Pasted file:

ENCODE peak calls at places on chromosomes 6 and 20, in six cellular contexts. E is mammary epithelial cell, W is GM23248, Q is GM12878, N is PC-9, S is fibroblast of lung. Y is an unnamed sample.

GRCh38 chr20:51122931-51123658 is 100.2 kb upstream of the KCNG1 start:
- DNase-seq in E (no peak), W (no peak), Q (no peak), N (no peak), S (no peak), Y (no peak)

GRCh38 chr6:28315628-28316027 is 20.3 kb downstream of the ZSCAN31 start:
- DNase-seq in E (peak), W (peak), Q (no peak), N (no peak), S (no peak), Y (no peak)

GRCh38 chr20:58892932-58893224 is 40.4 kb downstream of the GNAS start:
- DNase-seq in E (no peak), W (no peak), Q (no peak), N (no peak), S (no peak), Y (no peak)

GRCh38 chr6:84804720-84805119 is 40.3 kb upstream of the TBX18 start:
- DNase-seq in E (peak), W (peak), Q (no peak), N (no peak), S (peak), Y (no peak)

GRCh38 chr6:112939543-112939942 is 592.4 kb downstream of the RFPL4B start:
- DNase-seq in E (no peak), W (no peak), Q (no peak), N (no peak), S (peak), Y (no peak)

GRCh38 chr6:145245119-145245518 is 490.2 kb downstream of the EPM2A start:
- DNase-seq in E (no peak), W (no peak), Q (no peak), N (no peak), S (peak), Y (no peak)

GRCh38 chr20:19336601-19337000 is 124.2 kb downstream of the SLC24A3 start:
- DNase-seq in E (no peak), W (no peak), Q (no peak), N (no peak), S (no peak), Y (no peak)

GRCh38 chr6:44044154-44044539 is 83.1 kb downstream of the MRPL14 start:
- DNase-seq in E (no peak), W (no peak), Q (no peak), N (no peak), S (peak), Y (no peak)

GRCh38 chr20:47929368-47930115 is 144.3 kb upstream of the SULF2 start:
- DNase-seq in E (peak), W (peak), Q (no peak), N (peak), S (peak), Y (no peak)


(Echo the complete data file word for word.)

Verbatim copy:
ENCODE peak calls at places on chromosomes 6 and 20, in six cellular contexts. E is mammary epithelial cell, W is GM23248, Q is GM12878, N is PC-9, S is fibroblast of lung. Y is an unnamed sample.

GRCh38 chr20:51122931-51123658 is 100.2 kb upstream of the KCNG1 start:
- DNase-seq in E (no peak), W (no peak), Q (no peak), N (no peak), S (no peak), Y (no peak)

GRCh38 chr6:28315628-28316027 is 20.3 kb downstream of the ZSCAN31 start:
- DNase-seq in E (peak), W (peak), Q (no peak), N (no peak), S (no peak), Y (no peak)

GRCh38 chr20:58892932-58893224 is 40.4 kb downstream of the GNAS start:
- DNase-seq in E (no peak), W (no peak), Q (no peak), N (no peak), S (no peak), Y (no peak)

GRCh38 chr6:84804720-84805119 is 40.3 kb upstream of the TBX18 start:
- DNase-seq in E (peak), W (peak), Q (no peak), N (no peak), S (peak), Y (no peak)

GRCh38 chr6:112939543-112939942 is 592.4 kb downstream of the RFPL4B start:
- DNase-seq in E (no peak), W (no peak), Q (no peak), N (no peak), S (peak), Y (no peak)

GRCh38 chr6:145245119-145245518 is 490.2 kb downstream of the EPM2A start:
- DNase-seq in E (no peak), W (no peak), Q (no peak), N (no peak), S (peak), Y (no peak)

GRCh38 chr20:19336601-19337000 is 124.2 kb downstream of the SLC24A3 start:
- DNase-seq in E (no peak), W (no peak), Q (no peak), N (no peak), S (no peak), Y (no peak)

GRCh38 chr6:44044154-44044539 is 83.1 kb downstream of the MRPL14 start:
- DNase-seq in E (no peak), W (no peak), Q (no peak), N (no peak), S (peak), Y (no peak)

GRCh38 chr20:47929368-47930115 is 144.3 kb upstream of the SULF2 start:
- DNase-seq in E (peak), W (peak), Q (no peak), N (peak), S (peak), Y (no peak)